None of it matters, nothing sticks, and the whole thing is as aloof and flippant as Ellis’ portrayal of the evil angel that it’s easy to imagine those acts of torture Lucifer keeps referring to in Hell as something nearing the ballpark experience of watching Fox’s latest-and-worst crack at a genre as unnecessary to the zeitgeist as Pizza Rat. It’s unfortunate, because otherwise Ellis is the best part about the show. He’s agreeably charming in a smarmy sort of way, and he just barely elevates the godawful lines of dialogue thrown at him (“You look familiar, I think I’ve seen you naked. Have we had sex?”), but these moments of transient humor escaping from the shackles of Lucifer‘s devilish grip are the only saving grace for a show exploding at the seams with reasons to change the channel before the title card even pops up.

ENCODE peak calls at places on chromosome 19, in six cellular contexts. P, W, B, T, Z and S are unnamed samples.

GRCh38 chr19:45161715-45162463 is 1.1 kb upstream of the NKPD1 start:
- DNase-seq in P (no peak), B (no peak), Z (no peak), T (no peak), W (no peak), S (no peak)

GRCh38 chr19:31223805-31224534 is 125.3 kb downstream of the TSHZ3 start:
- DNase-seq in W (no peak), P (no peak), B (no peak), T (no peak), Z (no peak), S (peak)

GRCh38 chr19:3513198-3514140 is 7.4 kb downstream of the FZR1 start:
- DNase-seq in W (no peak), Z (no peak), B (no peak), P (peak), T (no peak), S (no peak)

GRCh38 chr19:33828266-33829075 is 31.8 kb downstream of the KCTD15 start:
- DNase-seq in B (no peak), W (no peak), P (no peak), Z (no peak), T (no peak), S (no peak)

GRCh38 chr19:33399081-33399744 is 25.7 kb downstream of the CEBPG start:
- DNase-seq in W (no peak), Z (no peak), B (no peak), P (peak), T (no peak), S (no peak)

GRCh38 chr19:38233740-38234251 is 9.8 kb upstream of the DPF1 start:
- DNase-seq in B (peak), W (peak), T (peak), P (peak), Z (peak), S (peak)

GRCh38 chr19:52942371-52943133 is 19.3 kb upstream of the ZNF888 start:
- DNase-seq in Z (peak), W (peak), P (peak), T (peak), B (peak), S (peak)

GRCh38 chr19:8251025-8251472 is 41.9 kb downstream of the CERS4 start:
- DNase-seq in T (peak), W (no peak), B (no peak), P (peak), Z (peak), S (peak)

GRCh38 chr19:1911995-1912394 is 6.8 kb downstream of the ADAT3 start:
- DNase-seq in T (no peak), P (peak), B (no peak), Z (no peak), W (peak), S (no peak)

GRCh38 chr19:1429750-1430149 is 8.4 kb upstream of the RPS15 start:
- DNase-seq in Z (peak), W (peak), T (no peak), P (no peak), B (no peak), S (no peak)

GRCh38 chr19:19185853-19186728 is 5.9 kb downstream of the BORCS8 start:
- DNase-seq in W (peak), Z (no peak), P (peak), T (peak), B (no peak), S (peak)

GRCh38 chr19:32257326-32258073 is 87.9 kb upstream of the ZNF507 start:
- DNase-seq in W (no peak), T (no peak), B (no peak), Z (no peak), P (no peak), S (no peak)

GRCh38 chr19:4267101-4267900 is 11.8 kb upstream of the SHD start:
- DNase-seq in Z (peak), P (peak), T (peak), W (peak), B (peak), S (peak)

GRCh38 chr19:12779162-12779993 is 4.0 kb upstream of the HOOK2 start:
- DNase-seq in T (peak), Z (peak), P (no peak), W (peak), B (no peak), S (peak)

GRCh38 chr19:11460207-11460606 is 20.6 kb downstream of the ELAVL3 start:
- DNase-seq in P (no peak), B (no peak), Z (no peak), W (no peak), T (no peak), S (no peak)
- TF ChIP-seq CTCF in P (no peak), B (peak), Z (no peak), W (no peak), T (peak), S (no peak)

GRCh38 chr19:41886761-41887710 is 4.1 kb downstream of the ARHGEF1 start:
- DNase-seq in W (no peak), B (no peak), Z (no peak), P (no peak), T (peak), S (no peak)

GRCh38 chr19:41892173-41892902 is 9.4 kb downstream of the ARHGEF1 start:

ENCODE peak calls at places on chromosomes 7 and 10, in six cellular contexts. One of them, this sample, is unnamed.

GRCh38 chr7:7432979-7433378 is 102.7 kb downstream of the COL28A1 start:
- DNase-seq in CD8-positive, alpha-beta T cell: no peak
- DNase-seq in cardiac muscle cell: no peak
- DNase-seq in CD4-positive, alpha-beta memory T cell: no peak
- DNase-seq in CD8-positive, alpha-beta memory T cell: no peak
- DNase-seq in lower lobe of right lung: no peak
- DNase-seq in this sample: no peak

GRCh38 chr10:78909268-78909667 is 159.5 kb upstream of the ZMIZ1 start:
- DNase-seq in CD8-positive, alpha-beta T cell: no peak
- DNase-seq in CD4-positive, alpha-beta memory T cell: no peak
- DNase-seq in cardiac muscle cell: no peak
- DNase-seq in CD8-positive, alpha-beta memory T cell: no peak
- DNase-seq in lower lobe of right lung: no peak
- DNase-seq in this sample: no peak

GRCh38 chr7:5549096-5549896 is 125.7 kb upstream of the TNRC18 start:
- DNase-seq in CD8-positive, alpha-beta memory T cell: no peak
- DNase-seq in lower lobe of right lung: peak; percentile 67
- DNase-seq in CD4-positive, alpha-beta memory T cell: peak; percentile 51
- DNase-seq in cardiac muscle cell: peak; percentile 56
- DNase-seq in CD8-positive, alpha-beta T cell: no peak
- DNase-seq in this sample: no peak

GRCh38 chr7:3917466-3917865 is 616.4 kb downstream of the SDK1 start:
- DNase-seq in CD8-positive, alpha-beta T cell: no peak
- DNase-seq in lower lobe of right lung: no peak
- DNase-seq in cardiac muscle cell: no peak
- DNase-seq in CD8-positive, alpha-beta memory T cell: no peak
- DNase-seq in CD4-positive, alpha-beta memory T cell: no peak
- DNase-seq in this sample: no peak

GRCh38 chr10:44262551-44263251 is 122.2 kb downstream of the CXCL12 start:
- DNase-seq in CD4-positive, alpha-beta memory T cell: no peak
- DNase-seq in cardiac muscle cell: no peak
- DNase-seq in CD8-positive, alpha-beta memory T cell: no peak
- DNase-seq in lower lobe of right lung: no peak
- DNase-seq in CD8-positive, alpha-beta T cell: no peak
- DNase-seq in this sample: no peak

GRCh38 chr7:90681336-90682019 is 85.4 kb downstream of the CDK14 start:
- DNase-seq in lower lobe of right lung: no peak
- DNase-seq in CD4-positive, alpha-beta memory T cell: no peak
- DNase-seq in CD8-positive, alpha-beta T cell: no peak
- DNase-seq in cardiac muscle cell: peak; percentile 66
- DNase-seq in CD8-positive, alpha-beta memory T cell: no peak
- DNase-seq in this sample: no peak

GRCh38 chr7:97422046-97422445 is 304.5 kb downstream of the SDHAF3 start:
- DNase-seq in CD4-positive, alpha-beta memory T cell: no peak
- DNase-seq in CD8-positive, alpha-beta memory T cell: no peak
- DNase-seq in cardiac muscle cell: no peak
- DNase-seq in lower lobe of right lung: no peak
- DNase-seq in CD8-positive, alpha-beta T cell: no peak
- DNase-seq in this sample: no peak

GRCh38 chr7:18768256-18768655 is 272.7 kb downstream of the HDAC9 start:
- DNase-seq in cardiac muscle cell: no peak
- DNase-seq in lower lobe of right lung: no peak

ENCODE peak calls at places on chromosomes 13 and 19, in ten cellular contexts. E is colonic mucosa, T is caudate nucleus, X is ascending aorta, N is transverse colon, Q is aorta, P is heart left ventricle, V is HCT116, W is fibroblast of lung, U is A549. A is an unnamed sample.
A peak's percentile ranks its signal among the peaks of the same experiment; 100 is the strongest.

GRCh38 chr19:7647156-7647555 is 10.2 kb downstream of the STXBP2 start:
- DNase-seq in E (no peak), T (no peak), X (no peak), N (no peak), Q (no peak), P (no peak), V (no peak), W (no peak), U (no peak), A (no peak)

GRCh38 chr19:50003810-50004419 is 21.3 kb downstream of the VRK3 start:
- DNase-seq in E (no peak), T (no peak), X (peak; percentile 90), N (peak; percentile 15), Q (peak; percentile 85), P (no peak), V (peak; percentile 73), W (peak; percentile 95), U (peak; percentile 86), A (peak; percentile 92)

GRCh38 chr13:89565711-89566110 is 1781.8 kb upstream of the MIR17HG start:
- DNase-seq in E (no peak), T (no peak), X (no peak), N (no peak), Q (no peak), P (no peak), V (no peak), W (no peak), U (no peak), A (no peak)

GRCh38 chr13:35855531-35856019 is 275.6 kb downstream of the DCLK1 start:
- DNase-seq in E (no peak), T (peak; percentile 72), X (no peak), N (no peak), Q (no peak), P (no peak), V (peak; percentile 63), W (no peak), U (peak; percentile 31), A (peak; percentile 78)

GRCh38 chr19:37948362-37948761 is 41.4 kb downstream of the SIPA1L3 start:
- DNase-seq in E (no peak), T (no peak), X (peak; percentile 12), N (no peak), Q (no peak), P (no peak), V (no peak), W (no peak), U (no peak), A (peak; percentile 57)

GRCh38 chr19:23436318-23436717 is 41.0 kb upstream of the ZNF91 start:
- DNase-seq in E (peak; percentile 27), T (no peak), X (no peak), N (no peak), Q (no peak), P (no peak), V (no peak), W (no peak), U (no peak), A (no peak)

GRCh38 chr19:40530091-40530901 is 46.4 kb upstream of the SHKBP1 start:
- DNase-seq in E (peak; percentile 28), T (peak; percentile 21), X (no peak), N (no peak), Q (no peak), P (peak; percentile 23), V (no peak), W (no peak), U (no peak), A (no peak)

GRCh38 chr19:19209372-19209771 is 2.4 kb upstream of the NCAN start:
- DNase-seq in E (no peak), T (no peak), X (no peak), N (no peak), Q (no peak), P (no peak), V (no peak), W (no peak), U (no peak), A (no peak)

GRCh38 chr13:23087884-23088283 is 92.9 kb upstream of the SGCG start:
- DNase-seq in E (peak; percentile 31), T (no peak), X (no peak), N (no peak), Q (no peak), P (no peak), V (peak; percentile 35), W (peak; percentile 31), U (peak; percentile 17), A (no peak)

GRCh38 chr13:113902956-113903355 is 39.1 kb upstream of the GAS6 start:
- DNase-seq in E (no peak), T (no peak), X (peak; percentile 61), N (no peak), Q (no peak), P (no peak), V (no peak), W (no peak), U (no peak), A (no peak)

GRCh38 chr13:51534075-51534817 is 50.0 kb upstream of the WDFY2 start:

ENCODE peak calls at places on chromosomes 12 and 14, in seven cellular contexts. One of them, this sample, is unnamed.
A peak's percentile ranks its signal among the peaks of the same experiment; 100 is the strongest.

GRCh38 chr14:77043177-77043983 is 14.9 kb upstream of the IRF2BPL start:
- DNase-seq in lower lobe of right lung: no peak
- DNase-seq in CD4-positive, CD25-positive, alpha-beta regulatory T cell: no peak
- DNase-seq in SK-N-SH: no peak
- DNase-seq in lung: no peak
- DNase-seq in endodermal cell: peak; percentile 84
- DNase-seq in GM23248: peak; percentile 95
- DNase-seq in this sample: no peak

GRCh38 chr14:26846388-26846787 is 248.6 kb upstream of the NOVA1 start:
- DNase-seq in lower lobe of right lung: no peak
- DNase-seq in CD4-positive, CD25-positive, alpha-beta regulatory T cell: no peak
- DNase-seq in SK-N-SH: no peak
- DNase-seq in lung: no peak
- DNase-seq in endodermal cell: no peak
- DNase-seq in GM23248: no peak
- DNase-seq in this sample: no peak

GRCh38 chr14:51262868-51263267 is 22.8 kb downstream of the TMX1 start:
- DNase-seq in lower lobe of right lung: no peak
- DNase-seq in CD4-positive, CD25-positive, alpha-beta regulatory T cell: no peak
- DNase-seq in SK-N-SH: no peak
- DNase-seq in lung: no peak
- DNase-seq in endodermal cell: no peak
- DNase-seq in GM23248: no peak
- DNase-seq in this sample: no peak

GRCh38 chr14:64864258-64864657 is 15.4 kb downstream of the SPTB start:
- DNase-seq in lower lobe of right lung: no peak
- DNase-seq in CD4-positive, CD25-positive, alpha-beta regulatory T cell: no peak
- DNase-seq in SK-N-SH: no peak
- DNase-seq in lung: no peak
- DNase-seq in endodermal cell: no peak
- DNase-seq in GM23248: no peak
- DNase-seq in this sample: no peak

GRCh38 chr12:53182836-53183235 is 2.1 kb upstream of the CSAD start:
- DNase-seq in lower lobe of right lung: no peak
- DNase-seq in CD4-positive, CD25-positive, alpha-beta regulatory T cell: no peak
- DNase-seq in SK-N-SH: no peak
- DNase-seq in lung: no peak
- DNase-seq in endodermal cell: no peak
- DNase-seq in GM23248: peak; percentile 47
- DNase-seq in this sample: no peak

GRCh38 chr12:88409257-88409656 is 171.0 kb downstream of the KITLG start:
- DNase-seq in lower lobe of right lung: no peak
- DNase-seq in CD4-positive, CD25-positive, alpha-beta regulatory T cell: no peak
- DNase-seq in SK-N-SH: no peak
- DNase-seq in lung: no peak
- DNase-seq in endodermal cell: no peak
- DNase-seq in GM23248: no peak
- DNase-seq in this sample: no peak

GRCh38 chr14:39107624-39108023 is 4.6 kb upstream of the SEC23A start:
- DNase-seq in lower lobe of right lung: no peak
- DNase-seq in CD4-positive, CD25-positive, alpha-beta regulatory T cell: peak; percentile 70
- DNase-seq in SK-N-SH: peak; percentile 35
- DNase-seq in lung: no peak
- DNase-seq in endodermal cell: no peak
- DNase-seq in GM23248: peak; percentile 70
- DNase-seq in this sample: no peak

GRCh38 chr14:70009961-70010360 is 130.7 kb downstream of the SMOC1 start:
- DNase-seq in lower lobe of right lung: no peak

Reason one: that above-it-all attitude, which also works aggressively hard at negating its star’s charm. See, he’s bored, bored with Hell, bored with ruling an entire plane of existence and now bored with the humans milling about his nightclub, so it’s a damn near Olympic event to stretch yourself into a position of caring for anything Lucifer does. He cares about finding the various killers strung through each case-of-the-week, but his powers are just generic enough that, combined with his breezy, frivolous attitude, all of the show’s attempts at dramatic tension get sucked dry.
Later episodes attempt to turn him more human and as such, become less reliant on his immortality, but Ellis can’t handle that character turn, and keeps on playing the title character with all the annoying glibness he exhibits in the pilot. The writers also fall into a fiery pit when trying to bolster the show’s mythology with anything beyond cheesy CGI wings or weird demon eyelids for Lucifer when he needs to scare a child (she was a bully, he’s the Devil, it’s okay!) Everyone around him just ignores his claims of immortality and being that infamous fallen angel – I guess that’s Kapinos shooting for an air of mystical mystery – but it’s more frustrating than fascinating, doubly reiterating on Lucifer’s annoying personality quirks and establishing every human in a three block radius of him as some idiotic sap not worth his time.